17. Masako Ikefuji & Jan R. Magnus, 2020. "The perception of climate sensitivity: Revealing priors from posteriors," ISER Discussion Paper 1111, Institute of Social and Economic Research, Osaka University.
    18. Davidson, Marc D., 2014. "Zero discounting can compensate future generations for climate damage," Ecological Economics, Elsevier, vol. 105(C), pages 40-47.
    19. Gissela Landa Rivera & Paul Malliet & Aurélien Saussay & Frédéric Reynès, 2018. "The State of Applied Environmental Macroeconomics," Revue de l'OFCE, Presses de Sciences-Po, vol. 0(3), pages 133-149.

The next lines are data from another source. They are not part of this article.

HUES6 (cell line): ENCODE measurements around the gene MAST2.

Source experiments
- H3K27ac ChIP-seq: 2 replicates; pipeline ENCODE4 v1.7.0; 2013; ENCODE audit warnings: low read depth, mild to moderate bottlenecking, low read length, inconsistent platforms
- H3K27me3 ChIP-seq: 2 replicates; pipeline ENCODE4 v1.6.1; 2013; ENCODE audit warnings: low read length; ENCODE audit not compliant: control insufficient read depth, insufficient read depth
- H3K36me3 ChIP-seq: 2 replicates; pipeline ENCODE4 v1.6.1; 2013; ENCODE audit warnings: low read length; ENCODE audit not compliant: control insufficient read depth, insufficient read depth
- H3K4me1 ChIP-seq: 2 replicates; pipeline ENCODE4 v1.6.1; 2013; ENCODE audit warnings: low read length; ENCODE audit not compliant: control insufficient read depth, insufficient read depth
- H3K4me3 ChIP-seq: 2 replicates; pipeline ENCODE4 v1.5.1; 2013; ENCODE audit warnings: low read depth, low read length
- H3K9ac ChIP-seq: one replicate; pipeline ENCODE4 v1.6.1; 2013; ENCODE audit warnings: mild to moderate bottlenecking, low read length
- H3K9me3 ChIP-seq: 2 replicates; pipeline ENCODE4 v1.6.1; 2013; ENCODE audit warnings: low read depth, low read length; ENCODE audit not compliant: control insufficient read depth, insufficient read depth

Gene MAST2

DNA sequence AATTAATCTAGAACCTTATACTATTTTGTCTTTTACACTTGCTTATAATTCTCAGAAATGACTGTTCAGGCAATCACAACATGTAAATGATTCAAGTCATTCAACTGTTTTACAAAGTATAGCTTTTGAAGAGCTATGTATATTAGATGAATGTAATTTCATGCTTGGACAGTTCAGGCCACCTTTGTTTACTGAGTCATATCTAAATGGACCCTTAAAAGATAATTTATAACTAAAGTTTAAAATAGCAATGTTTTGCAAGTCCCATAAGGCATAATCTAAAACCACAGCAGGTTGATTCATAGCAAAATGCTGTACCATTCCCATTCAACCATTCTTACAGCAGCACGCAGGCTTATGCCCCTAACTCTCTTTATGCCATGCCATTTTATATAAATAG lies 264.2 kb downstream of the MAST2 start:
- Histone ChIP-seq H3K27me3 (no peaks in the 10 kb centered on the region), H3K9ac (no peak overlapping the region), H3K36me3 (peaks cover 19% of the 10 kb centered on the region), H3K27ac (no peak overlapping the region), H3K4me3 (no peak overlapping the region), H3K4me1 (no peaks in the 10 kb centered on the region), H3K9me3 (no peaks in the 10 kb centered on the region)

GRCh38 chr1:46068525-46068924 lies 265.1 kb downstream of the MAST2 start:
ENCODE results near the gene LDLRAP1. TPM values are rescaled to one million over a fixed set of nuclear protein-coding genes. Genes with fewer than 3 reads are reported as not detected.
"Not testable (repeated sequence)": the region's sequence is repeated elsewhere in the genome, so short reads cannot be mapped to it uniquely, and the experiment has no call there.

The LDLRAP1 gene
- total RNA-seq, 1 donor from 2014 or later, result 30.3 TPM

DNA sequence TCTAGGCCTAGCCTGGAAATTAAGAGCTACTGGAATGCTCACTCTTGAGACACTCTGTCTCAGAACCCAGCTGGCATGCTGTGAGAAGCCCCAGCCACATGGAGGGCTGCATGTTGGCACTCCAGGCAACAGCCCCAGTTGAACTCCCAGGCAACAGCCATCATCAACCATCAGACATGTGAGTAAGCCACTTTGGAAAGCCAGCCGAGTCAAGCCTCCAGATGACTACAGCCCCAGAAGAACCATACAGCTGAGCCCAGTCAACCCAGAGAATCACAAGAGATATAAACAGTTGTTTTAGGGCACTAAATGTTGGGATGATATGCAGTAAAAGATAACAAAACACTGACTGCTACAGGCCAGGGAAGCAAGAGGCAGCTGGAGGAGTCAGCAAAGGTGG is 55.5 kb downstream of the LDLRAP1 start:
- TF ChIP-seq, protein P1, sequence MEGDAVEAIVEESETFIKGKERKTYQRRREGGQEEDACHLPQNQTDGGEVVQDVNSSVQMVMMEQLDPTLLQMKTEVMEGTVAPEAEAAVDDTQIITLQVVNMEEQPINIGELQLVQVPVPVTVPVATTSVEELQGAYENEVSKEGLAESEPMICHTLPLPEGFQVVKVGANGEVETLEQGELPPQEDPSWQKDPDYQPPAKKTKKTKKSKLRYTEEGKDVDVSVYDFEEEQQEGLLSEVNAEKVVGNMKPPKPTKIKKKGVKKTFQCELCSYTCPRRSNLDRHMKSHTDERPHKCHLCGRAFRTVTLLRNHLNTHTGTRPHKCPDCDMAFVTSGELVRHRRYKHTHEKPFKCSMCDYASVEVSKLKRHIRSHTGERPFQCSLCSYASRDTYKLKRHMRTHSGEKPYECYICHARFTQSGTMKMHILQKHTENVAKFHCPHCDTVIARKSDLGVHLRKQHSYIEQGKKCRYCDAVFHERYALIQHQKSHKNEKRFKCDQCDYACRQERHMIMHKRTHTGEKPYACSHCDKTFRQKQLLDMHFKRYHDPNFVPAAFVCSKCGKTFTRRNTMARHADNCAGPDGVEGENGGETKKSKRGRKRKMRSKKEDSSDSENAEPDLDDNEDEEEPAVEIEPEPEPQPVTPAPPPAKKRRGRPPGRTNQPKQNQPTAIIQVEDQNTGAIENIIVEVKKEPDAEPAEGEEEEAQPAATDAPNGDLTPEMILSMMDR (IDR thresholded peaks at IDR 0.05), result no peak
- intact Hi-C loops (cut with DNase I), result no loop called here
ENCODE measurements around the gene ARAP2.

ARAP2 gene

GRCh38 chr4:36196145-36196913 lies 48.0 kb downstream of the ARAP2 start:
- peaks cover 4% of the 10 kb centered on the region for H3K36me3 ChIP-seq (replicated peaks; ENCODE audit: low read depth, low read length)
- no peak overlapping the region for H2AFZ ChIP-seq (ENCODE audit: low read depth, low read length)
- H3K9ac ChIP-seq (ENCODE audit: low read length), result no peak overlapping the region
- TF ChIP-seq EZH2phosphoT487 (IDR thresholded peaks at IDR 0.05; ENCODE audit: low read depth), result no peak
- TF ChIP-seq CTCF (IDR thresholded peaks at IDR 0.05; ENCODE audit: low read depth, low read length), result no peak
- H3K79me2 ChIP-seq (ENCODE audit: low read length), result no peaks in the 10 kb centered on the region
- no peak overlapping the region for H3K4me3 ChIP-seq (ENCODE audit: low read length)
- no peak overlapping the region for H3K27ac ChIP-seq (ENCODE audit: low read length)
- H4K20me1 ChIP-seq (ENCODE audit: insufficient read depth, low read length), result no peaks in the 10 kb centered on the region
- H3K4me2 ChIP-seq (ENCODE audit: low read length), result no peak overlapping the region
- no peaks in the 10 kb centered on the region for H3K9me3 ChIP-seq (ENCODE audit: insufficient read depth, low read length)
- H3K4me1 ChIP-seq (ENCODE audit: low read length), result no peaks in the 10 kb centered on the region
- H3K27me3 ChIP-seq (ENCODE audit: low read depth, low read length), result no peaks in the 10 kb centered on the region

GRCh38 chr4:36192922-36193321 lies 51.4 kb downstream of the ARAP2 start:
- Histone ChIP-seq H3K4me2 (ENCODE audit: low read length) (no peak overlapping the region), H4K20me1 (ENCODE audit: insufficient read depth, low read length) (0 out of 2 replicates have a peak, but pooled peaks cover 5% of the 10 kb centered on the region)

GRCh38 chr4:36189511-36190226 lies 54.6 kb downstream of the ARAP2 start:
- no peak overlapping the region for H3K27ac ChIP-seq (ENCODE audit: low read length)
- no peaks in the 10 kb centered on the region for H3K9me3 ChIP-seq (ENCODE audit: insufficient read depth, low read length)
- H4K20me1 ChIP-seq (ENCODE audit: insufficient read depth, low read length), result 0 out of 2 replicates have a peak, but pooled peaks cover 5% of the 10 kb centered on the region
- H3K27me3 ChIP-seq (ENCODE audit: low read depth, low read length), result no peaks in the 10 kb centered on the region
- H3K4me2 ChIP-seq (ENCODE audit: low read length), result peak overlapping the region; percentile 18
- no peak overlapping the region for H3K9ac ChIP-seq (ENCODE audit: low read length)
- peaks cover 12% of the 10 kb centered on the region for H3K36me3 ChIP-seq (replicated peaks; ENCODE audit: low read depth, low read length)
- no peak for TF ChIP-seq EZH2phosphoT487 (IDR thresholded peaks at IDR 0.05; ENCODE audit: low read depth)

20. Hwang, In Chang & Tol, Richard S.J. & Hofkes, Marjan W., 2016. "Fat-tailed risk about climate change and climate policy," Energy Policy, Elsevier, vol. 89(C), pages 25-35.
    21. In Chang Hwang & Richard S.J. Tol & Marjan W. Hofkes, 2013. "Tail-effect and the Role of Greenhouse Gas Emissions Control," Working Paper Series 6613, Department of Economics, University of Sussex Business School.

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    Keywords

    Climate policy/Policy/risk/uncertainty/impacts/Impacts of climate change/Climate change/taxes/cost;

    JEL classification:

    • Q54 - Agricultural and Natural Resource Economics; Environmental and Ecological Economics - - Environmental Economics - - - Climate; Natural Disasters and their Management; Global Warming